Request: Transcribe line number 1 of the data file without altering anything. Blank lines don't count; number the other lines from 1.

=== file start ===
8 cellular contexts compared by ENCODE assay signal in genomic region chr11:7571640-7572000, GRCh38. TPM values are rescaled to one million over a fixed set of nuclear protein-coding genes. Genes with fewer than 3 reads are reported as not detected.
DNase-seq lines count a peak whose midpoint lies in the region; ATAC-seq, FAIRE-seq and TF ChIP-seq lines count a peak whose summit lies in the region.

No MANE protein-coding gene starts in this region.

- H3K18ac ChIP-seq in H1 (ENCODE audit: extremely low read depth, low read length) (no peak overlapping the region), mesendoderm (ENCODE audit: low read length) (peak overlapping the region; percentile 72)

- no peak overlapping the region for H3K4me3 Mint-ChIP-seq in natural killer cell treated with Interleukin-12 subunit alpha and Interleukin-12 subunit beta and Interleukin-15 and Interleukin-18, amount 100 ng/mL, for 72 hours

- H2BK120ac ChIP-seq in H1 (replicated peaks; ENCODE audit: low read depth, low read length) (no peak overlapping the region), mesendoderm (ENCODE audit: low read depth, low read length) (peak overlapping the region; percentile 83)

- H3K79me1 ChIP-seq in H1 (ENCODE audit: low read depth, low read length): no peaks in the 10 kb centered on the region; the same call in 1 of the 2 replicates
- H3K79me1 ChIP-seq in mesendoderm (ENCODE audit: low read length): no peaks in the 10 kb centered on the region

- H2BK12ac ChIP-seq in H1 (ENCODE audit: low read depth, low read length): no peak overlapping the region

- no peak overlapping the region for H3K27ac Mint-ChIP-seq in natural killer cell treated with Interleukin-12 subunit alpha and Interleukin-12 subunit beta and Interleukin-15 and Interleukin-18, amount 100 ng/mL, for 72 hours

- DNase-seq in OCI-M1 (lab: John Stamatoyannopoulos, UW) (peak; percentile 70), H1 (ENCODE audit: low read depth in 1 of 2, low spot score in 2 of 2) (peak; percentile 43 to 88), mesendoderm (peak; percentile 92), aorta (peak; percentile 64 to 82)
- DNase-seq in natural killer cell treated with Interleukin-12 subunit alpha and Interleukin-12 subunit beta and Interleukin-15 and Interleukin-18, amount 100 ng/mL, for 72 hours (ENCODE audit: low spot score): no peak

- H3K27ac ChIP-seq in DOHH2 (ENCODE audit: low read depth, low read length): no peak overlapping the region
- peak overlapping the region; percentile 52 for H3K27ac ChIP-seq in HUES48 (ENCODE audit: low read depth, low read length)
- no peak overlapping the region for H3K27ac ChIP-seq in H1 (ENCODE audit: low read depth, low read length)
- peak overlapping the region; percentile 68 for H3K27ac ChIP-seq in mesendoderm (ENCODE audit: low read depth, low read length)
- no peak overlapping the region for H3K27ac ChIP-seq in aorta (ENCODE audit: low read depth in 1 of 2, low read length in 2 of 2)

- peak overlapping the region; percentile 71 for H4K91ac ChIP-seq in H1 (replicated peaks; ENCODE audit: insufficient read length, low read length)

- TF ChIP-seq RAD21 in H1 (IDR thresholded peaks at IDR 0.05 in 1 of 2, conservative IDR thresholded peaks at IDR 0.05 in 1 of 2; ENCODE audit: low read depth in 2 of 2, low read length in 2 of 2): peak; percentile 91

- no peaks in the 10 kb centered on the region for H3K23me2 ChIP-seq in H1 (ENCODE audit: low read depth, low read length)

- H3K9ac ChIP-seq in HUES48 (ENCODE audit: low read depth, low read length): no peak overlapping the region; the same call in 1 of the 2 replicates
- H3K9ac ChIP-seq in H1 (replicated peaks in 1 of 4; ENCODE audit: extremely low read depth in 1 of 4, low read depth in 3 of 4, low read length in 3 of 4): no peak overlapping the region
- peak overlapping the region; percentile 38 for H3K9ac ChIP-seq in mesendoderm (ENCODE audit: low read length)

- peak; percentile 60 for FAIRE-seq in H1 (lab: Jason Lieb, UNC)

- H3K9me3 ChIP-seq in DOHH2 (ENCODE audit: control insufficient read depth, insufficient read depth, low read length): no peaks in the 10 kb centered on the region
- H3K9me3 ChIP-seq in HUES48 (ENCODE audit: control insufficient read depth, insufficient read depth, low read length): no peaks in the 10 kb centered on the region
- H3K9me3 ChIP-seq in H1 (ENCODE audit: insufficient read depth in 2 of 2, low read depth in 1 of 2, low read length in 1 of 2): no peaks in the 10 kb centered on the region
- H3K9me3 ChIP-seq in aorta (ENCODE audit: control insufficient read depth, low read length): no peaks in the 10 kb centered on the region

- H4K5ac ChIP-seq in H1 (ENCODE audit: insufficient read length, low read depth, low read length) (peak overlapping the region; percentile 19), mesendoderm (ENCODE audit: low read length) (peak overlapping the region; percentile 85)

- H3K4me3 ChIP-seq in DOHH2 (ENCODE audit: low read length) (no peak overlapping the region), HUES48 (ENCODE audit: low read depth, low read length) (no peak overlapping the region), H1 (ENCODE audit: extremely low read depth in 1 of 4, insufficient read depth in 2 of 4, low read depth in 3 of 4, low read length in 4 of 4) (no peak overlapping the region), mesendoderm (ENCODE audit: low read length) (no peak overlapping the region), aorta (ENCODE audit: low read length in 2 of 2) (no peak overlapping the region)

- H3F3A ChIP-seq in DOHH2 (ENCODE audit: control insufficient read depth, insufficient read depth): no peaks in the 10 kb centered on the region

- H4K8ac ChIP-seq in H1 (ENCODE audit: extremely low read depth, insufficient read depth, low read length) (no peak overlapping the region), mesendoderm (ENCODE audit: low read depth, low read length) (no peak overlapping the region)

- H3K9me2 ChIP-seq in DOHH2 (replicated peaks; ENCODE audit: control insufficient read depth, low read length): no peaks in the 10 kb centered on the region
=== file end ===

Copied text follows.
8 cellular contexts compared by ENCODE assay signal in genomic region chr11:7571640-7572000, GRCh38. TPM values are rescaled to one million over a fixed set of nuclear protein-coding genes. Genes with fewer than 3 reads are reported as not detected.